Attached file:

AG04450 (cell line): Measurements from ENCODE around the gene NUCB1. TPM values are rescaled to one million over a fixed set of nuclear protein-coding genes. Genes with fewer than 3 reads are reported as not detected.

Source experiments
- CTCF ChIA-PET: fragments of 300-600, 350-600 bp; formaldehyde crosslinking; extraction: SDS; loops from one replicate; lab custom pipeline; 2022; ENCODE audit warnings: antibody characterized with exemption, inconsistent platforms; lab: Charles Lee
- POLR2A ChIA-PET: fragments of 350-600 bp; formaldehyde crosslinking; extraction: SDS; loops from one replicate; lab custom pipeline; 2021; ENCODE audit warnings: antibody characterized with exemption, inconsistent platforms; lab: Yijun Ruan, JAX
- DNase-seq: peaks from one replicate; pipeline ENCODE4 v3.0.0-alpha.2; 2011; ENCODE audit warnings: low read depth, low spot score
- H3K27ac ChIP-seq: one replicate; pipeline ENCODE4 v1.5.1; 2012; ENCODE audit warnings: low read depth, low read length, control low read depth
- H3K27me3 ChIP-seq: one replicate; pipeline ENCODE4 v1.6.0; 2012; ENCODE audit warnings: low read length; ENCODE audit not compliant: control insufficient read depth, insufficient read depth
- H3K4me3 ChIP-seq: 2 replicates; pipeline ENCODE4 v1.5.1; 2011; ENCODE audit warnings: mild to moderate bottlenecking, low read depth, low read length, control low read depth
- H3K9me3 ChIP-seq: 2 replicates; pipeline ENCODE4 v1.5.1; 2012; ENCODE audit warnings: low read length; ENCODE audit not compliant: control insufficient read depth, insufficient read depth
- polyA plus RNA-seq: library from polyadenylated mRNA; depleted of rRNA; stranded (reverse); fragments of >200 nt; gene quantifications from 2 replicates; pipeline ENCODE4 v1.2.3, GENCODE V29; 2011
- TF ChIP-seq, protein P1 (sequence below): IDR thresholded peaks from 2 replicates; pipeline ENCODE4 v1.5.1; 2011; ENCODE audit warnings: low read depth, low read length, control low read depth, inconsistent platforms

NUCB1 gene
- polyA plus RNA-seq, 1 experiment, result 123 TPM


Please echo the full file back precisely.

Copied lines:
AG04450 (cell line): Measurements from ENCODE around the gene NUCB1. TPM values are rescaled to one million over a fixed set of nuclear protein-coding genes. Genes with fewer than 3 reads are reported as not detected.

Source experiments
- CTCF ChIA-PET: fragments of 300-600, 350-600 bp; formaldehyde crosslinking; extraction: SDS; loops from one replicate; lab custom pipeline; 2022; ENCODE audit warnings: antibody characterized with exemption, inconsistent platforms; lab: Charles Lee
- POLR2A ChIA-PET: fragments of 350-600 bp; formaldehyde crosslinking; extraction: SDS; loops from one replicate; lab custom pipeline; 2021; ENCODE audit warnings: antibody characterized with exemption, inconsistent platforms; lab: Yijun Ruan, JAX
- DNase-seq: peaks from one replicate; pipeline ENCODE4 v3.0.0-alpha.2; 2011; ENCODE audit warnings: low read depth, low spot score
- H3K27ac ChIP-seq: one replicate; pipeline ENCODE4 v1.5.1; 2012; ENCODE audit warnings: low read depth, low read length, control low read depth
- H3K27me3 ChIP-seq: one replicate; pipeline ENCODE4 v1.6.0; 2012; ENCODE audit warnings: low read length; ENCODE audit not compliant: control insufficient read depth, insufficient read depth
- H3K4me3 ChIP-seq: 2 replicates; pipeline ENCODE4 v1.5.1; 2011; ENCODE audit warnings: mild to moderate bottlenecking, low read depth, low read length, control low read depth
- H3K9me3 ChIP-seq: 2 replicates; pipeline ENCODE4 v1.5.1; 2012; ENCODE audit warnings: low read length; ENCODE audit not compliant: control insufficient read depth, insufficient read depth
- polyA plus RNA-seq: library from polyadenylated mRNA; depleted of rRNA; stranded (reverse); fragments of >200 nt; gene quantifications from 2 replicates; pipeline ENCODE4 v1.2.3, GENCODE V29; 2011
- TF ChIP-seq, protein P1 (sequence below): IDR thresholded peaks from 2 replicates; pipeline ENCODE4 v1.5.1; 2011; ENCODE audit warnings: low read depth, low read length, control low read depth, inconsistent platforms

NUCB1 gene
- polyA plus RNA-seq, 1 experiment, result 123 TPM